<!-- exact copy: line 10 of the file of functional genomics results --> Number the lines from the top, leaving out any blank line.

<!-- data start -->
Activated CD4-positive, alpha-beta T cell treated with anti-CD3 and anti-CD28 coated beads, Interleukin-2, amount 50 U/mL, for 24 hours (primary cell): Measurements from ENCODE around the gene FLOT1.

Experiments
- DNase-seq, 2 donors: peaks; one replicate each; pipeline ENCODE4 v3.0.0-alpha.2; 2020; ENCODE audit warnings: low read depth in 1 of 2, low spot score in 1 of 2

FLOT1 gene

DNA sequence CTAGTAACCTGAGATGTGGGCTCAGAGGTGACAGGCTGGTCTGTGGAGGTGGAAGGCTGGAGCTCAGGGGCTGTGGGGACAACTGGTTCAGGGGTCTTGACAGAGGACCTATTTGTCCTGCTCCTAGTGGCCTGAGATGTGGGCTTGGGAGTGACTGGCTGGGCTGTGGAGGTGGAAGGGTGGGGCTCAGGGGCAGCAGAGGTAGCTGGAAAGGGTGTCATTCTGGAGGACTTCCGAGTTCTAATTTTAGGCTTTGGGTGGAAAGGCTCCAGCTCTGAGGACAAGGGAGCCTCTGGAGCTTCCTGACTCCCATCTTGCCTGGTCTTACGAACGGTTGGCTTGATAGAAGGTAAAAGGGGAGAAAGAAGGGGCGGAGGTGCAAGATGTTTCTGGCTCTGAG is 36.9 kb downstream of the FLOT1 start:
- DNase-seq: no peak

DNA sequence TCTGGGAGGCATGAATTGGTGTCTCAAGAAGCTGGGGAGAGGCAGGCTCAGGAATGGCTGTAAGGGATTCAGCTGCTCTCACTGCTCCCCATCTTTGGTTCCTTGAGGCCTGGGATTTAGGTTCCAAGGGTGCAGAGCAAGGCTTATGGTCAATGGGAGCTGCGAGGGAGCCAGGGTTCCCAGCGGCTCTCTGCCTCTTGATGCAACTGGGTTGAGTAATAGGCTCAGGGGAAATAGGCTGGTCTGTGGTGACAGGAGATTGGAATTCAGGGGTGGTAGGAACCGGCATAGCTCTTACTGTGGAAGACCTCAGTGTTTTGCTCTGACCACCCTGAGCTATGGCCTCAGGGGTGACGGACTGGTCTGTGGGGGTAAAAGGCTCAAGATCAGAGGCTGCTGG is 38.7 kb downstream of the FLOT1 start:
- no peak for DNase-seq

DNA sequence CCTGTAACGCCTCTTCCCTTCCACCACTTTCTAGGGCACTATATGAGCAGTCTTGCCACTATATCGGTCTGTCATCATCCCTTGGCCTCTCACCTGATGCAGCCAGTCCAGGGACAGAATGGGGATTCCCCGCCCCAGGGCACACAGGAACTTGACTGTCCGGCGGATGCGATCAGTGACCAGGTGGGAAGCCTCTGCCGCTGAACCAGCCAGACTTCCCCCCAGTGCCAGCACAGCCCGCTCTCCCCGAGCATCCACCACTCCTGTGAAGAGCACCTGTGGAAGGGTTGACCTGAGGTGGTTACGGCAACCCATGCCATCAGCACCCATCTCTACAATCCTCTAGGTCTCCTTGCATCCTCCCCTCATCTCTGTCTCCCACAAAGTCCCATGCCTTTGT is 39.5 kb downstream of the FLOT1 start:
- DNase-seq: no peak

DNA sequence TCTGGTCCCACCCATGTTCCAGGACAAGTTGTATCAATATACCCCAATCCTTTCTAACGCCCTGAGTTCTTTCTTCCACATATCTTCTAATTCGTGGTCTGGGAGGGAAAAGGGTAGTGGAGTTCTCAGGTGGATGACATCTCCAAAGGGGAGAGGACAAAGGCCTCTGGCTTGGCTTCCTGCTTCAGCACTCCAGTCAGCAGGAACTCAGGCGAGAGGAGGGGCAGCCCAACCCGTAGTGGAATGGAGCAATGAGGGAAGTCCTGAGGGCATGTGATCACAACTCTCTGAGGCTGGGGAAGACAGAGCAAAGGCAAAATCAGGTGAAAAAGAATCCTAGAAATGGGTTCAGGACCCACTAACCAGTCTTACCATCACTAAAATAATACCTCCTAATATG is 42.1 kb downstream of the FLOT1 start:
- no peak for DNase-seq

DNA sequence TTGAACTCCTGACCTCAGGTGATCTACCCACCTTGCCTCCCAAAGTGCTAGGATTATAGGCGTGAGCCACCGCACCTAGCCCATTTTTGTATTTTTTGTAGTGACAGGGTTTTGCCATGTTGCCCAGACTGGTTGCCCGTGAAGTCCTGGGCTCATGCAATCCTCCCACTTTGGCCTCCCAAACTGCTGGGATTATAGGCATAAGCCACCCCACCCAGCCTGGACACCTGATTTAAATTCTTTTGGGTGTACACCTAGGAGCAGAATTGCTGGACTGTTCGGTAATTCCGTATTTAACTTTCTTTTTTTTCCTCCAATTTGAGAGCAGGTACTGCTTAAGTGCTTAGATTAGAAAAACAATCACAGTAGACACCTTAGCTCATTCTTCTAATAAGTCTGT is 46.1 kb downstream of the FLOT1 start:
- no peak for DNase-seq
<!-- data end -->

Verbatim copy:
- DNase-seq: no peak